Posts Tagged: flowering artichoke
Flowering artichokes indicate one of two things (1) someone never bothered to harvest them or (2) someone loves bees.
We let our artichokes flower. So does the Häagen-Dazs Honey Bee Haven, a half-acre bee friendly garden on Bee Biology Road next to the Harry H. Laidlaw Jr. Honey Bee Research Facility, UC Davis. Owned and operated by the UC Davis Department of Entomology and Nematology, the haven provides a year-around food source for bees and other pollinators; raises public awareness about the plight of honey bees, and encourages visitors to plant bee-friendly gardens of their own.
It's delightful to watch the honey bees helicopter in, touch down in the purple forest, and thread their way to the food source.
It's especially delightful to know that National Pollinator Week is next week, June 17-23. Launched six years ago by the U.S. Senate, designated by the U.S. Department of Interior, and initiated and managed by the San Francisco-based Pollinator Partnership, it's an opportunity to address "the urgent issue of declining pollinator populations," according to the Pollinator Partnership website.
It's not only about the bees, but other pollinators, such as birds, butterflies, bats, beetles, ants, wasps and yes, even flies.
Why are pollinators important and why should we care? Go to the Pollinator Week's
"Fast Facts" page.
One such fact: "About 75 percent of all flowering plants rely on animal pollinators and over 200,000 species of animals act as pollinators. Of those, about 1,000 are hummingbirds, bats, and small mammals. The rest are insects such as beetles, bees, ants, wasps, butterflies, and moths."
Meanwhile, the flowering artichokes are getting a real workout. Often, you can't see the forest for the bees.
Honey bee heads toward a flowering artichoke. (Photo by Kathy Keatley Garvey)
Touchdown! (Photo by Kathy Keatley Garvey)
You can't see the forest for the bees. (Photo by Kathy Keatley Garvey)
Oh, the critters we overlook.
If you have flowering artichokes, expect to see honey bees, bumble bees, carpenter bees, leafcutter bees and syrphid flies foraging on them. And a few spiders waiting for dinner.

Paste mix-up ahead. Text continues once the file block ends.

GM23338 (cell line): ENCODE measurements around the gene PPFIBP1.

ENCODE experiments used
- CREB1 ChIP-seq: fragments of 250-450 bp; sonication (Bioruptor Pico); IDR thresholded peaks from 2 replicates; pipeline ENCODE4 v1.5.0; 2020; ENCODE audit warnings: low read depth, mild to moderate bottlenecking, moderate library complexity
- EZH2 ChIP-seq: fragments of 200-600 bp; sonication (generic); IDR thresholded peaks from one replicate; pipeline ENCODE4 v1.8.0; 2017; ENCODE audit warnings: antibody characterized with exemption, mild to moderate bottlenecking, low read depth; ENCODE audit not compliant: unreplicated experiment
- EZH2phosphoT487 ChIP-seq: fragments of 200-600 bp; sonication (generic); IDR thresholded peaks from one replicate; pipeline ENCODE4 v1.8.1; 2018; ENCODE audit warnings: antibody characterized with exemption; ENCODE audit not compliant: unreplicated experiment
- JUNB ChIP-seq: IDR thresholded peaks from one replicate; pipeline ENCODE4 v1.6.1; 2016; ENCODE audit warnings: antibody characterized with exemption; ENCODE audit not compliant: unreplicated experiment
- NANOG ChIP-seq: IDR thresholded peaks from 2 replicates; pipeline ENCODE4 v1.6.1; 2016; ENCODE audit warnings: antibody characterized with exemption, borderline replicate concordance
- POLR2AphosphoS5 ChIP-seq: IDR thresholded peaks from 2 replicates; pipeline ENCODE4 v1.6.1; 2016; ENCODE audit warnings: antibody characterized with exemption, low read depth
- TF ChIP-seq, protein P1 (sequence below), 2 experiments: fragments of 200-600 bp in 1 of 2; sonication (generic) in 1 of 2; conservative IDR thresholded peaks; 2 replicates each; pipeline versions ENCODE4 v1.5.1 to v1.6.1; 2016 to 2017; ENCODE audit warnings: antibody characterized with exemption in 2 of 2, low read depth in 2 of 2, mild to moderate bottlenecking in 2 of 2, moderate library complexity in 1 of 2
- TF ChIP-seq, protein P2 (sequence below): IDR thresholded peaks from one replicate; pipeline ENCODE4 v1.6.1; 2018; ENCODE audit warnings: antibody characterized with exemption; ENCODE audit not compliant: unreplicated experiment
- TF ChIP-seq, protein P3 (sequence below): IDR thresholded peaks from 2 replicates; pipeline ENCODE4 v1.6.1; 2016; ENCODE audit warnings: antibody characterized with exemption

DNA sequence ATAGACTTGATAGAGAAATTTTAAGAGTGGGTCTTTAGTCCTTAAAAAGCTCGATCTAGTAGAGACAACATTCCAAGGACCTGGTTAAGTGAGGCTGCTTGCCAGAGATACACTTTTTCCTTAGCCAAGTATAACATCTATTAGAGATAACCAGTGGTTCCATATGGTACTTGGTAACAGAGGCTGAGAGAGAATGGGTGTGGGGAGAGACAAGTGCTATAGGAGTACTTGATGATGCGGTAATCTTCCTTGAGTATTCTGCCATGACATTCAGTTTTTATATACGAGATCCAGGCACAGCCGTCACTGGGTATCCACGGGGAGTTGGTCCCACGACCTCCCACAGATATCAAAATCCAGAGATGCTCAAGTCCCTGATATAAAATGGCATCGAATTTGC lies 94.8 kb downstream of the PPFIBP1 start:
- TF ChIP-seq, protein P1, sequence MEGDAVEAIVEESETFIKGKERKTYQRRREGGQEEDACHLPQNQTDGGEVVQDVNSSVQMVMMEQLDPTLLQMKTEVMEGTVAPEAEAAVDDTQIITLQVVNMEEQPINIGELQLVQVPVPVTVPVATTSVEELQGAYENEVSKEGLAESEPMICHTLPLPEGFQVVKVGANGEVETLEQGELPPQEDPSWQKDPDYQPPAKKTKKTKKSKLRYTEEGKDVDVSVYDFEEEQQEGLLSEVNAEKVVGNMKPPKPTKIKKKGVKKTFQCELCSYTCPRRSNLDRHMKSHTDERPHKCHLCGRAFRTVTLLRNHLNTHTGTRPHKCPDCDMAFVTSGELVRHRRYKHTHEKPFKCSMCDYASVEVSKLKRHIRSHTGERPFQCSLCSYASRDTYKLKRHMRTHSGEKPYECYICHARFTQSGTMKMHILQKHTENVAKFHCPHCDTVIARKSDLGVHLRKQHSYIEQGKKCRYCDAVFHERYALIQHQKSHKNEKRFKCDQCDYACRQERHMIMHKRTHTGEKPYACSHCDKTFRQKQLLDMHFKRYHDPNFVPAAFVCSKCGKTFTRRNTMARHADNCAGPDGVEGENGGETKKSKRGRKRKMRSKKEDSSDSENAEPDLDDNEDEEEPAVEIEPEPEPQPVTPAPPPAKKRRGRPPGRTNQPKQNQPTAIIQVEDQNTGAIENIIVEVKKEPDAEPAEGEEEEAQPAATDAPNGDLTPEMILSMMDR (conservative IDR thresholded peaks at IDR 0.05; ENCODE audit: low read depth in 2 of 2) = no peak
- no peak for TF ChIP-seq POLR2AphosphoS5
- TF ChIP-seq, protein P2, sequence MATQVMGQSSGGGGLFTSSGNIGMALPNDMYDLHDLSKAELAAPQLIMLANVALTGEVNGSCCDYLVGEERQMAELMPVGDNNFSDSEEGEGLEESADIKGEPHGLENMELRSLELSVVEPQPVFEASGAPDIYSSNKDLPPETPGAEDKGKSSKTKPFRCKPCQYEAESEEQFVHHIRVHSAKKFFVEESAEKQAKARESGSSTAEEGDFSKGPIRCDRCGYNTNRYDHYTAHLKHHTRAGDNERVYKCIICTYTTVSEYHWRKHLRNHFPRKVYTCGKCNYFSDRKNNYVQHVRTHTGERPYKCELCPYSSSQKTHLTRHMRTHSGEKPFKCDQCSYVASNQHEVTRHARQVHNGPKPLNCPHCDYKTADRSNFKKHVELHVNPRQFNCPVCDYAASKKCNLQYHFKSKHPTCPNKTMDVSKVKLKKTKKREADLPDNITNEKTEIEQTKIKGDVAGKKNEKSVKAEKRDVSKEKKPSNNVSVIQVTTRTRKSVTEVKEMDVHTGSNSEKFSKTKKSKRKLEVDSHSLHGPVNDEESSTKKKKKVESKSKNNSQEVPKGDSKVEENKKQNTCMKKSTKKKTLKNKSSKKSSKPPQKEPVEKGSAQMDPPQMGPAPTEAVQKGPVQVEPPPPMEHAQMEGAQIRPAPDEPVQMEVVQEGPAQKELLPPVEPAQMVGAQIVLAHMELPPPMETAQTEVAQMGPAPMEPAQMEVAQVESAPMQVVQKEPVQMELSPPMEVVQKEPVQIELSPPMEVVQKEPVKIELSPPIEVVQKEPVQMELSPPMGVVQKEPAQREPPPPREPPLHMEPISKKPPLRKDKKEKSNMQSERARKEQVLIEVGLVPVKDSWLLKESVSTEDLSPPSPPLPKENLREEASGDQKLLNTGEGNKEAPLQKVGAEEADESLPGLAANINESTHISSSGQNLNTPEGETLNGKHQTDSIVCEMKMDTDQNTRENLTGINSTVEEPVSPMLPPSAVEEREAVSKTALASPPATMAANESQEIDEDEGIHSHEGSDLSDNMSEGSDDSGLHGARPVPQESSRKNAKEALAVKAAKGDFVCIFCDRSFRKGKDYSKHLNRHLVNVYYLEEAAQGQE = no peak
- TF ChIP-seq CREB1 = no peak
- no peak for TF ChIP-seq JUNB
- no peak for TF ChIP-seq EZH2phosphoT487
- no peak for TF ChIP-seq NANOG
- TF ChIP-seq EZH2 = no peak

Don't expect to see a mayfly.
The mayfly habitat is in or around water. Fly fishers use artificial lures that look like mayflies and other aquatic insects.
This tiny mayfly (below) was perched on a flowering artichoke, about 15 feet from our fish pond.
Lynn Kimsey, director of the Bohart Museum of Entomology at UC Davis, says it's from the family, Baetidae.
Worldwide, the Baetid family has about 900 described species. The Baetids are unique in that they're among the smallest of the mayflies. In general, adult mayflies have a short lifespan, often living just a day. They're in the order Ephemeroptera (ephemeros is Greek for short-lived, and pteron means wing).
Michael Parrella, professor and chair of the UC Davis Department of Entomology, teaches "Entomology for the Fly-Fisher" every spring quarter. The course focus: "insect life in the aquatic ecosystem; methods and mechanics of fly fishing; what you need to know to match the hatch; and enhancing the fly-fishing experience for the novice and experienced angler."
Parrella, an avid fly fisherman, taught entomology and fly-fishing classes while on a six-month sabbatical last year in Chile.
Chances are he never encountered a mayfly perched on a flowering artichoke!
Mayfly, from the family Baetidae, rests on a flowering artichoke. (Photo by Kathy Keatley Garvey)
Long tail of the mayfly, family Baetidae. (Photo by Kathy Keatley Garvey)